9a3788d Feb 10, 2017
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Why do we need yet another C++ test framework?

Good question. For C++ there are quite a number of established frameworks, including (but not limited to), CppUnit, Google Test, Boost.Test, Aeryn, Cute, Fructose and many, many more. Even for Objective-C there are a few, including OCUnit - which now comes bundled with XCode.

So what does Catch bring to the party that differentiates it from these? Apart from a Catchy name, of course.

Key Features

  • Really easy to get started. Just download catch.hpp, #include it and you're away.
  • No external dependencies. As long as you can compile C++98 and have a C++ standard library available.
  • Write test cases as, self-registering, functions or methods.
  • Divide test cases into sections, each of which is run in isolation (eliminates the need for fixtures!)
  • Use BDD-style Given-When-Then sections as well as traditional unit test cases.
  • Only one core assertion macro for comparisons. Standard C/C++ operators are used for the comparison - yet the full expression is decomposed and lhs and rhs values are logged.

Other core features

  • Tests are named using free-form strings - no more couching names in legal identifiers.
  • Tests can be tagged for easily running ad-hoc groups of tests.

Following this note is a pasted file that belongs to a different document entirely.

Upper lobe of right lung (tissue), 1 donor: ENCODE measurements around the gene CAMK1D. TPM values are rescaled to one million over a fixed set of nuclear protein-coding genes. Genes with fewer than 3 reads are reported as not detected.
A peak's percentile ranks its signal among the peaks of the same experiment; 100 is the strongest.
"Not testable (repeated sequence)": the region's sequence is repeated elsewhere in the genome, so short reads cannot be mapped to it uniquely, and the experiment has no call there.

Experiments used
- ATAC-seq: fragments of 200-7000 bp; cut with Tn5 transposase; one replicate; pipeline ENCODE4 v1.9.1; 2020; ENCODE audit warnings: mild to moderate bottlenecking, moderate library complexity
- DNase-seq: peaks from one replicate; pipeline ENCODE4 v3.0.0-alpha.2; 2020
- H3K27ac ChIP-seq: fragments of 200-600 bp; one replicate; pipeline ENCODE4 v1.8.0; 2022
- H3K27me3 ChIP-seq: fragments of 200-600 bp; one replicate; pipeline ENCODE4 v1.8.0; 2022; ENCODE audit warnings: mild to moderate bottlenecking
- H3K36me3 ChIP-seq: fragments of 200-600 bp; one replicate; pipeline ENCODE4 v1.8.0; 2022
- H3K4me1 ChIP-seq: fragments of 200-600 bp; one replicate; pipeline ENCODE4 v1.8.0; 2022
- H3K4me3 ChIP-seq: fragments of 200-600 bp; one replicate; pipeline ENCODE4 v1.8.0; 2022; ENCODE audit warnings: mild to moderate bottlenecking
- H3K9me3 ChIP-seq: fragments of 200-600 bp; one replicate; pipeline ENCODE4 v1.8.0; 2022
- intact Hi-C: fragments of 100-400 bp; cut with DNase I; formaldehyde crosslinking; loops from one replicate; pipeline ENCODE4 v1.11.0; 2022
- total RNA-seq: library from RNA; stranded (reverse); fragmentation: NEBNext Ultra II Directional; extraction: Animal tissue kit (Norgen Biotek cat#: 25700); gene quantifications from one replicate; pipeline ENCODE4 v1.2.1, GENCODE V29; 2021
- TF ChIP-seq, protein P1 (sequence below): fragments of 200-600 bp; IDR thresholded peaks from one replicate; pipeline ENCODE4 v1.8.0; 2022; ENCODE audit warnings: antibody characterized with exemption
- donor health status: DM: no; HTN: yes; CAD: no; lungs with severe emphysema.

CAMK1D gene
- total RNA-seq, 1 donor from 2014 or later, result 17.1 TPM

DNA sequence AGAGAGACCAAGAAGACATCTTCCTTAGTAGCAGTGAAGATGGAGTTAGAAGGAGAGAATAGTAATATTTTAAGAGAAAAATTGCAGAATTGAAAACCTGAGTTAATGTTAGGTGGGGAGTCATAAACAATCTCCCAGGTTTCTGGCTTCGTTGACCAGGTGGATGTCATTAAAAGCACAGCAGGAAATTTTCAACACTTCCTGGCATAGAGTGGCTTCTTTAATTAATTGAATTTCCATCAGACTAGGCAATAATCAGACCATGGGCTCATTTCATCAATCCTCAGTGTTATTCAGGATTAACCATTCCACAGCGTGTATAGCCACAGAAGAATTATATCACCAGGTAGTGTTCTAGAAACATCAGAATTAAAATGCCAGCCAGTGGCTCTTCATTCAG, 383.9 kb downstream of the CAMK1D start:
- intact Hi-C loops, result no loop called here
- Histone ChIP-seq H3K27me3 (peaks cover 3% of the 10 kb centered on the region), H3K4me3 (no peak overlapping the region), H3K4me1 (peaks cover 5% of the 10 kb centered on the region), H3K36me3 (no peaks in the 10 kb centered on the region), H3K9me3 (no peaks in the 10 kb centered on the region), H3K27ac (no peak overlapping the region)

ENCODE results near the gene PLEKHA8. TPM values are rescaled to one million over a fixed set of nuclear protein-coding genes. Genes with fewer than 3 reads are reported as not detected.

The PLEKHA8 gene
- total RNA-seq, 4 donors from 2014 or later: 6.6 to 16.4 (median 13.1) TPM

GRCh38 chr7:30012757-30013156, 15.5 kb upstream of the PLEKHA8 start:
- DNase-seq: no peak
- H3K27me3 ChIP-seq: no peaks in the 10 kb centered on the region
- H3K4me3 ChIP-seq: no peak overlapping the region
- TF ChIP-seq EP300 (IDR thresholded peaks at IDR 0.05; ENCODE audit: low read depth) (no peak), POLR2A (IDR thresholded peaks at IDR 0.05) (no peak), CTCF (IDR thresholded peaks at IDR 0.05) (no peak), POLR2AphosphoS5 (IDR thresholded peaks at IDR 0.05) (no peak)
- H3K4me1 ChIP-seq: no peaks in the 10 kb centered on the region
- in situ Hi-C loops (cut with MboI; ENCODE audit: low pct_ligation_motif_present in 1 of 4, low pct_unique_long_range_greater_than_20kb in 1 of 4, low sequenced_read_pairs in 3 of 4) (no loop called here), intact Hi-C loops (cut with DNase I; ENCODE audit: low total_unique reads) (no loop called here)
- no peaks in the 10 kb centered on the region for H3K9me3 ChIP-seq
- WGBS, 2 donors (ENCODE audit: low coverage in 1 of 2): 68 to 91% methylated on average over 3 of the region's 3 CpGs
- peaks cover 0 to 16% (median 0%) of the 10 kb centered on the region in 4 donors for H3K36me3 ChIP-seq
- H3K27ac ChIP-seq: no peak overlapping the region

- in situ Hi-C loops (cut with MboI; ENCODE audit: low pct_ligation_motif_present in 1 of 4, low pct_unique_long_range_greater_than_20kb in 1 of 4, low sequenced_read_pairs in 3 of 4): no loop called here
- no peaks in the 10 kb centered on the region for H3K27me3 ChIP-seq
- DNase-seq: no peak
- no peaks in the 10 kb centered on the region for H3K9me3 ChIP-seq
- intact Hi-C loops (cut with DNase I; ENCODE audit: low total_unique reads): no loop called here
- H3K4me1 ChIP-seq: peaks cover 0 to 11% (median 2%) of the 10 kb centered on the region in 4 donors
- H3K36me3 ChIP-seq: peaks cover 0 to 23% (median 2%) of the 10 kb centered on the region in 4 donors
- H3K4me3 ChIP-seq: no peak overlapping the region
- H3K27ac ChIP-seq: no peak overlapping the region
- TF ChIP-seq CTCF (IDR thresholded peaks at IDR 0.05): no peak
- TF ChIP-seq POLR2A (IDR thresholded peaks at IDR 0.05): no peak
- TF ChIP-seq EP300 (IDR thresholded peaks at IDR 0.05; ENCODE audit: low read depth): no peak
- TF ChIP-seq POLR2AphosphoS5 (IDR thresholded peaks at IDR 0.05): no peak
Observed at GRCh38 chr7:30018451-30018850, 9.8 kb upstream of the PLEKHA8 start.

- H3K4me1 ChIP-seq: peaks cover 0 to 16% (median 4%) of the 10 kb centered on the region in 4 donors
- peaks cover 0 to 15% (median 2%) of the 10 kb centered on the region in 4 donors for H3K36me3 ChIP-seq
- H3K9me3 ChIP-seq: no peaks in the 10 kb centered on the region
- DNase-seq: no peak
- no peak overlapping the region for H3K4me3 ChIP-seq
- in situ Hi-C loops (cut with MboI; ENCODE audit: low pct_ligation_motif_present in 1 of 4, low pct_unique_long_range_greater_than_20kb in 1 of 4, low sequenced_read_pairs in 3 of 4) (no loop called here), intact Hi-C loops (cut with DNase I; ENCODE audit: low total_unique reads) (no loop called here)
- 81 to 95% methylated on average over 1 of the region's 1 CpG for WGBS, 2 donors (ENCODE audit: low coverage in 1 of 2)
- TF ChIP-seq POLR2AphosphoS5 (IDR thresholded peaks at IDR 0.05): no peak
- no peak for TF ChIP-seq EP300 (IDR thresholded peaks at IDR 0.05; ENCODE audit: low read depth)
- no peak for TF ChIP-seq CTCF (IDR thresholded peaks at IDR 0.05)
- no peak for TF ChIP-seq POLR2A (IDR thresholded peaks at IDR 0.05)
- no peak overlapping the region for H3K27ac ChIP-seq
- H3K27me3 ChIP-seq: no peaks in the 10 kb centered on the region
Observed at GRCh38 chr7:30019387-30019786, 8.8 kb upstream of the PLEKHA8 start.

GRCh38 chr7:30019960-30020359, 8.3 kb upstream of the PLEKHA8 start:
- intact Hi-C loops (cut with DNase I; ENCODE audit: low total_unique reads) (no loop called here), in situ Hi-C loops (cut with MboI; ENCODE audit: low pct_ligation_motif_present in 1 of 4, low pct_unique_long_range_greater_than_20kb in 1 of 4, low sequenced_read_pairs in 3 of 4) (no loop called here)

• Failures can (optionally) break into the debugger on Windows and Mac.
  • Output is through modular reporter objects. Basic textual and XML reporters are included. Custom reporters can easily be added.
  • JUnit xml output is supported for integration with third-party tools, such as CI servers.
  • A default main() function is provided (in a header), but you can supply your own for complete control (e.g. integration into your own test runner GUI).
  • A command line parser is provided and can still be used if you choose to provided your own main() function.
  • Catch can test itself.
  • Alternative assertion macro(s) report failures but don't abort the test case
  • Floating point tolerance comparisons are built in using an expressive Approx() syntax.
  • Internal and friendly macros are isolated so name clashes can be managed
  • Support for Matchers (early stages)

Objective-C-specific features

  • Automatically detects if you are using it from an Objective-C project
  • Works with and without ARC with no additional configuration
  • Implement test fixtures using Obj-C classes too (like OCUnit)
  • Additional built in matchers that work with Obj-C types (e.g. string matchers)

Who else is using Catch?

See the list of open source projects using Catch.

See the tutorial to get more of a taste of using CATCH in practice